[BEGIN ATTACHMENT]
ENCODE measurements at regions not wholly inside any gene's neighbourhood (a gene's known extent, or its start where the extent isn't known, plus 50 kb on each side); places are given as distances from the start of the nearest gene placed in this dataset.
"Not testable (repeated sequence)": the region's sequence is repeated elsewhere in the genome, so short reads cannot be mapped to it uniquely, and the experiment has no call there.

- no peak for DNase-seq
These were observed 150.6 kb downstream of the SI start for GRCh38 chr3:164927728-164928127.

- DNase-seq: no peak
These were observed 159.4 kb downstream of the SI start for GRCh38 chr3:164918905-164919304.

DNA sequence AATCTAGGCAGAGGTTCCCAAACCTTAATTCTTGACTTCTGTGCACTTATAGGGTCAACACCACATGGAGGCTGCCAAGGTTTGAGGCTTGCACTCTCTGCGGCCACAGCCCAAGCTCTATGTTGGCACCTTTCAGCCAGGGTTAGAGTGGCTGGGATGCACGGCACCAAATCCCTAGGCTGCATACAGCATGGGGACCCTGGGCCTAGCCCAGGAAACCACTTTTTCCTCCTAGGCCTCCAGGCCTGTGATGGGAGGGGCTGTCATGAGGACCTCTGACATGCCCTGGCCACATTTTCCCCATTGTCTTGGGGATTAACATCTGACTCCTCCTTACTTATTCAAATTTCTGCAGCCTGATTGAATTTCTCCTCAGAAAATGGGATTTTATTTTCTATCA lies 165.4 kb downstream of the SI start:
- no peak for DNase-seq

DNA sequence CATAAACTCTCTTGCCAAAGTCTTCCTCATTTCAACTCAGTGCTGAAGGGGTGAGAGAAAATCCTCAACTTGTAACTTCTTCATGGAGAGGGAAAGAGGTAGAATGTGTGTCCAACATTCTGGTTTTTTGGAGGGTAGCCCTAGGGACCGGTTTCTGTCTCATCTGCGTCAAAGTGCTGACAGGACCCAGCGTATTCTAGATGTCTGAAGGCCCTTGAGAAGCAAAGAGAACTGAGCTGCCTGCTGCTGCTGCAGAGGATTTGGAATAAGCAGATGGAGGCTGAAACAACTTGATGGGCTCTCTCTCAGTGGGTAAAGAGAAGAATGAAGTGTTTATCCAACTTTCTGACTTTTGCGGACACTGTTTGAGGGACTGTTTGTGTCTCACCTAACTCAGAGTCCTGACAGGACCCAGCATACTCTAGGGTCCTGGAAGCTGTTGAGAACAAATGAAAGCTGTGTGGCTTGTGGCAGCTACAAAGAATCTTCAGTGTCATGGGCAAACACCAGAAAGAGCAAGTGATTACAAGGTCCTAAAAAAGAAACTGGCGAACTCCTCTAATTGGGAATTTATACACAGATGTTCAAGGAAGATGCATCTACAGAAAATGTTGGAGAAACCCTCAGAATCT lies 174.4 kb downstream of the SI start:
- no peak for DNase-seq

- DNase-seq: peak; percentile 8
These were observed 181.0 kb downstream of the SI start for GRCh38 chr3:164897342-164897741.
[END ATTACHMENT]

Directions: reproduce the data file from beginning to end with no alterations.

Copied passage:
ENCODE measurements at regions not wholly inside any gene's neighbourhood (a gene's known extent, or its start where the extent isn't known, plus 50 kb on each side); places are given as distances from the start of the nearest gene placed in this dataset.
"Not testable (repeated sequence)": the region's sequence is repeated elsewhere in the genome, so short reads cannot be mapped to it uniquely, and the experiment has no call there.

- no peak for DNase-seq
These were observed 150.6 kb downstream of the SI start for GRCh38 chr3:164927728-164928127.

- DNase-seq: no peak
These were observed 159.4 kb downstream of the SI start for GRCh38 chr3:164918905-164919304.

DNA sequence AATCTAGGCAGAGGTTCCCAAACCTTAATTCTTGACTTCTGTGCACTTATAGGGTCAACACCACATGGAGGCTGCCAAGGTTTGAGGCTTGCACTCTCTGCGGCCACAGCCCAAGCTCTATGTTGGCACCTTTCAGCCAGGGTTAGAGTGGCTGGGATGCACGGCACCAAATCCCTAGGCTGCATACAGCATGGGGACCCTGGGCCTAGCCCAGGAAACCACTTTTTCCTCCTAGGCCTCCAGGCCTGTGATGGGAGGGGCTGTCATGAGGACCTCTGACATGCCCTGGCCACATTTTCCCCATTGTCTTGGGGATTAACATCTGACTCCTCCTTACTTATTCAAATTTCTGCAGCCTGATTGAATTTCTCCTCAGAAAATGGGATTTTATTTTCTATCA lies 165.4 kb downstream of the SI start:
- no peak for DNase-seq

DNA sequence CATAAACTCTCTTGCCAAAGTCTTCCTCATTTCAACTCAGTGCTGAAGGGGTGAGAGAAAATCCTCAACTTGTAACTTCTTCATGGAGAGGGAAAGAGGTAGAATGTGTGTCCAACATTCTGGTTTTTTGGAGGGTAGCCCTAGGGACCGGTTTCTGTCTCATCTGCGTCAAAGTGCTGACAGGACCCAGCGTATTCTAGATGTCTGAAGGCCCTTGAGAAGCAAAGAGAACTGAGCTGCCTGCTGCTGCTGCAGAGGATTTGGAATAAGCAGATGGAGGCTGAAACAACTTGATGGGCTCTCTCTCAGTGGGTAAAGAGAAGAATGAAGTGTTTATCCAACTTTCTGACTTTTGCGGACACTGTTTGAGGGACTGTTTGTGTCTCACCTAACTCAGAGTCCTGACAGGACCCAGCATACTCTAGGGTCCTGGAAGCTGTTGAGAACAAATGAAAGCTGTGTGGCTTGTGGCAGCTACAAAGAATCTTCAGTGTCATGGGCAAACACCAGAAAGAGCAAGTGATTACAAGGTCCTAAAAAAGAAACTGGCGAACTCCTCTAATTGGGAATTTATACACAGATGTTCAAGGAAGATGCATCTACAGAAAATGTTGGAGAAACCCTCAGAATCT lies 174.4 kb downstream of the SI start:
- no peak for DNase-seq

- DNase-seq: peak; percentile 8
These were observed 181.0 kb downstream of the SI start for GRCh38 chr3:164897342-164897741.